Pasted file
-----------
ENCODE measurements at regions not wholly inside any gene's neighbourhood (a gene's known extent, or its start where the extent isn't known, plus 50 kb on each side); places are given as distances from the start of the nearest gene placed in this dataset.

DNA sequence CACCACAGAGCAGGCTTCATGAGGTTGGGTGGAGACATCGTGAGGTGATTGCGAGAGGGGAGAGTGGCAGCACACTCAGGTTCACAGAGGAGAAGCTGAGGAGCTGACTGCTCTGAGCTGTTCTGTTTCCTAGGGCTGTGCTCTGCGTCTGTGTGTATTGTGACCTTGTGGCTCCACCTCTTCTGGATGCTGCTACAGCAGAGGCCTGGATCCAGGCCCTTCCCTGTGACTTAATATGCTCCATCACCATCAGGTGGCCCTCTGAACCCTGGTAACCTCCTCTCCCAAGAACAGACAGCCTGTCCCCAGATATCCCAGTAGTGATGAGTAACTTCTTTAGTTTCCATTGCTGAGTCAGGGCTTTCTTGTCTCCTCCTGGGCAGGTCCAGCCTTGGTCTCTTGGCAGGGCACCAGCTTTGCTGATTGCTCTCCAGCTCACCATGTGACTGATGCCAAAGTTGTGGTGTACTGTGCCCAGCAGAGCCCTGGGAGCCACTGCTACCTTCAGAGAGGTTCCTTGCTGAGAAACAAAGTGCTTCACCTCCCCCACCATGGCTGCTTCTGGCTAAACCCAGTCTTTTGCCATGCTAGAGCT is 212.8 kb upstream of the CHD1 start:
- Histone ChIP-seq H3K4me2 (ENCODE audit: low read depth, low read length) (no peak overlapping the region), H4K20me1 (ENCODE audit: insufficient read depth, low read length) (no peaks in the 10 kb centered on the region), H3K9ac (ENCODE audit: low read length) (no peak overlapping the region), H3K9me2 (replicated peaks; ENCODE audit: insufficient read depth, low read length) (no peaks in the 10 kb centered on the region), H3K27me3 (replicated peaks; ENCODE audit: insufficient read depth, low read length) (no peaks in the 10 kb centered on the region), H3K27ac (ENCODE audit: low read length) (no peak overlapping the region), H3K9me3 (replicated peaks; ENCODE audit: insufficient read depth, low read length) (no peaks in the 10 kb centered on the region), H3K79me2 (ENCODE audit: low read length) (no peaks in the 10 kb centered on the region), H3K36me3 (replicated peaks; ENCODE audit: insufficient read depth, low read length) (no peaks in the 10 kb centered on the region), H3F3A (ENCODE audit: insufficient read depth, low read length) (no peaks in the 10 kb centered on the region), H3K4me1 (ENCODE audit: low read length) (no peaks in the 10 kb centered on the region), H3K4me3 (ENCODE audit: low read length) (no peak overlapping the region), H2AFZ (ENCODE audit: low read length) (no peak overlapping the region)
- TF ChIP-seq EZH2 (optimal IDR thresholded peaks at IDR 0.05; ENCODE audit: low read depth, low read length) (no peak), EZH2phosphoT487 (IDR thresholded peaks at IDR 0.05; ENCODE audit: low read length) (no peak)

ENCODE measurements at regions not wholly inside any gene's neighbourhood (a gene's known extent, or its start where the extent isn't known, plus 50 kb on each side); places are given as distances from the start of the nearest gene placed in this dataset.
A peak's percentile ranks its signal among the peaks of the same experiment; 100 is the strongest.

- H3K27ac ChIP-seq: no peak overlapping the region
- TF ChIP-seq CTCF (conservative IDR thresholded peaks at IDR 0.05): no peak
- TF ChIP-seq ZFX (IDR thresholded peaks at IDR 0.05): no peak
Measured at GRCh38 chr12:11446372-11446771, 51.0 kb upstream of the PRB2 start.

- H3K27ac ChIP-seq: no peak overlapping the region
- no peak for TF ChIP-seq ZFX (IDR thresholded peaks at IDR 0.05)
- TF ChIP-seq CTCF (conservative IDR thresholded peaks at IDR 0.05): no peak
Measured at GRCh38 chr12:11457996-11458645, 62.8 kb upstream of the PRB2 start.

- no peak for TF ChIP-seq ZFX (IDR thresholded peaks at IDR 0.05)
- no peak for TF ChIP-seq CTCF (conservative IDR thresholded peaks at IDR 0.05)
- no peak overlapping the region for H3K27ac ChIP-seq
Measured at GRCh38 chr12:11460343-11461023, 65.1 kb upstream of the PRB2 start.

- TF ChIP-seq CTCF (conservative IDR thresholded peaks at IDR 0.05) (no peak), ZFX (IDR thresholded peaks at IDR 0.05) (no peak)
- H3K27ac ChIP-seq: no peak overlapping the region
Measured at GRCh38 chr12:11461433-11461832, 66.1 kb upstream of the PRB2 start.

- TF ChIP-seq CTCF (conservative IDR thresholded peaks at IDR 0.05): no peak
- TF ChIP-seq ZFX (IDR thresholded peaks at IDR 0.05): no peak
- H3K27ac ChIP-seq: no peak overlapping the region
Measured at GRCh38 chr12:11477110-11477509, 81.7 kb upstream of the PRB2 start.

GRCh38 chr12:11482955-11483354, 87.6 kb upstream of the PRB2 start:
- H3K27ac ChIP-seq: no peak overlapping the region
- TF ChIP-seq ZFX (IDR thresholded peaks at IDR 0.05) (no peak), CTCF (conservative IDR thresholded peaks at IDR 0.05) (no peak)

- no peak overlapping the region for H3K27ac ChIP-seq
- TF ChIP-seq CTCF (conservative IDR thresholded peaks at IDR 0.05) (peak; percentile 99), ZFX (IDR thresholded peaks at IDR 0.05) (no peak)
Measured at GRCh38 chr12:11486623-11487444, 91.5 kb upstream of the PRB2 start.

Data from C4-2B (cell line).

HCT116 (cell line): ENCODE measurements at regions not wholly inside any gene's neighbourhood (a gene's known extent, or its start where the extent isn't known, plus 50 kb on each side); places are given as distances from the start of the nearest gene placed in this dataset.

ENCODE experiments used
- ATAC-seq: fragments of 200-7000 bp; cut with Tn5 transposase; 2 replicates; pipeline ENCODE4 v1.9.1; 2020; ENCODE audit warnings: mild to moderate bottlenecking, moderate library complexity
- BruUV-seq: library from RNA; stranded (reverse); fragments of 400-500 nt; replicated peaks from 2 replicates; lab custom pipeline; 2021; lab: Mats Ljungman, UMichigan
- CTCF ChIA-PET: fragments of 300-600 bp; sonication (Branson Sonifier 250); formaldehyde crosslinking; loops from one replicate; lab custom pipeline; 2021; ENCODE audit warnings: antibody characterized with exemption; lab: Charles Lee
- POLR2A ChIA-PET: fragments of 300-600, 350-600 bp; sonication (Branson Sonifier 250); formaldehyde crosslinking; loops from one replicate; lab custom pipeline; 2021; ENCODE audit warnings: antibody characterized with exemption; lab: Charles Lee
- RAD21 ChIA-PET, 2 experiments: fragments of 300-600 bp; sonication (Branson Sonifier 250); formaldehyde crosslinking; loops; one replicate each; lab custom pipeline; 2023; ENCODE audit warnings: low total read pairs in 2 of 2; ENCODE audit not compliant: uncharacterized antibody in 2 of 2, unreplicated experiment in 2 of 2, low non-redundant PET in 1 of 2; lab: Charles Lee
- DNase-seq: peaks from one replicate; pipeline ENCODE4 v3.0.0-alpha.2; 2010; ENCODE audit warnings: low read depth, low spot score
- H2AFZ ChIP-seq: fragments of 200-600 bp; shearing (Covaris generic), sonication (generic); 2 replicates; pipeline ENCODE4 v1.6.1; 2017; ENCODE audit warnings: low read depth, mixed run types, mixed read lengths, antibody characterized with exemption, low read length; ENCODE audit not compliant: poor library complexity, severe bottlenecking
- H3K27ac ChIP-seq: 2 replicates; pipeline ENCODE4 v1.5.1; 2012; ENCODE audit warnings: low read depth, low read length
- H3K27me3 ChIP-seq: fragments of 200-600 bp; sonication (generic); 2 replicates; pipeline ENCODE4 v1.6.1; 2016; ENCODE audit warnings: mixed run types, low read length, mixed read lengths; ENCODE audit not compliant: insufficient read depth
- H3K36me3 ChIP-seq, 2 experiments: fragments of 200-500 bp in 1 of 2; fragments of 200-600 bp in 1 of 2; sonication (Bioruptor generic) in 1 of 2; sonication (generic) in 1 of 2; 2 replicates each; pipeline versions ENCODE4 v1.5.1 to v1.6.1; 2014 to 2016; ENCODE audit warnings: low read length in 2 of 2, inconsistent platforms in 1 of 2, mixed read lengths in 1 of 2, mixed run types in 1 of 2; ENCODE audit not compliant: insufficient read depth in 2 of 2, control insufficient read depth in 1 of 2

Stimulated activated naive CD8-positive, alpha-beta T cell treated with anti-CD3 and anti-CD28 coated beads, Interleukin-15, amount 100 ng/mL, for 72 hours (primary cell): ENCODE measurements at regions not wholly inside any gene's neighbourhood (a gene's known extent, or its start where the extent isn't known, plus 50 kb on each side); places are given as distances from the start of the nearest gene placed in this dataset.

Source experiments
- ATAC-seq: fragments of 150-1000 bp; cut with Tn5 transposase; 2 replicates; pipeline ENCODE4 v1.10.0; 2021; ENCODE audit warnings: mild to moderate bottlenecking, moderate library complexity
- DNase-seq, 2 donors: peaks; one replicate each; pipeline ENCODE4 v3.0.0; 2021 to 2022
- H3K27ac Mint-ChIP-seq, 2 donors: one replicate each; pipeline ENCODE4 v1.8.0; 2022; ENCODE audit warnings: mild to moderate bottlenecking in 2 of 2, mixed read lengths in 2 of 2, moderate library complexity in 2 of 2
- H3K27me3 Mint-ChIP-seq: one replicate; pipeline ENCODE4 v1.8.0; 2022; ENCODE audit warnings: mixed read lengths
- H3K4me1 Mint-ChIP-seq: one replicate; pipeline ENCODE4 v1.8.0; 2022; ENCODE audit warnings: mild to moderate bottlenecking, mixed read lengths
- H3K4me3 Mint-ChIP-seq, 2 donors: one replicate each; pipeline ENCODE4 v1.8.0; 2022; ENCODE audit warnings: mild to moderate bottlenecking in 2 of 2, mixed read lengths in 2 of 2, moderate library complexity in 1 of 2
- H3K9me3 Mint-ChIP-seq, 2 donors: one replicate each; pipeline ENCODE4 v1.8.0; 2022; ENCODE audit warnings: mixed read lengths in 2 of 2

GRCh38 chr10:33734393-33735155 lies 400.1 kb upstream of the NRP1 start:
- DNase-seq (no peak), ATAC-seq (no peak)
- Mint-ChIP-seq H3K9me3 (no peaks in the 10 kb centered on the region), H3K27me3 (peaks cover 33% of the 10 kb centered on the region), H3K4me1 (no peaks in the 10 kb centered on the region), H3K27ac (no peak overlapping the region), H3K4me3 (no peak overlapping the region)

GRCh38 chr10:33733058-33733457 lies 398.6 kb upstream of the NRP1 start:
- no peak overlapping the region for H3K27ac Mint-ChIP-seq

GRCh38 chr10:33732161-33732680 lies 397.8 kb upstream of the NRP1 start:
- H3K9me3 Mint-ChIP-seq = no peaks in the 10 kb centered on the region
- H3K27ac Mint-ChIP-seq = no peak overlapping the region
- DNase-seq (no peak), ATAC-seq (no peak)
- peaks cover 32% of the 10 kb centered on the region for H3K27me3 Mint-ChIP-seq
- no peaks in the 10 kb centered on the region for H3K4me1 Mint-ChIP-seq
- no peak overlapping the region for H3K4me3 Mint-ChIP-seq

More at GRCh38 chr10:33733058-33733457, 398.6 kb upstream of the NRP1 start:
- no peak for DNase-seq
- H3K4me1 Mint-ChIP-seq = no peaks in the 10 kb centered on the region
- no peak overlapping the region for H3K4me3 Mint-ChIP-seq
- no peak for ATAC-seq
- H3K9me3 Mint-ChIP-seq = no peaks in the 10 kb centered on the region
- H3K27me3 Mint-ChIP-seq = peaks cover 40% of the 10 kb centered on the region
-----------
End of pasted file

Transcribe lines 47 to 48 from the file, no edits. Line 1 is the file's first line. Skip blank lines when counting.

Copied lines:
- ATAC-seq: fragments of 150-1000 bp; cut with Tn5 transposase; 2 replicates; pipeline ENCODE4 v1.10.0; 2021; ENCODE audit warnings: mild to moderate bottlenecking, moderate library complexity
- DNase-seq, 2 donors: peaks; one replicate each; pipeline ENCODE4 v3.0.0; 2021 to 2022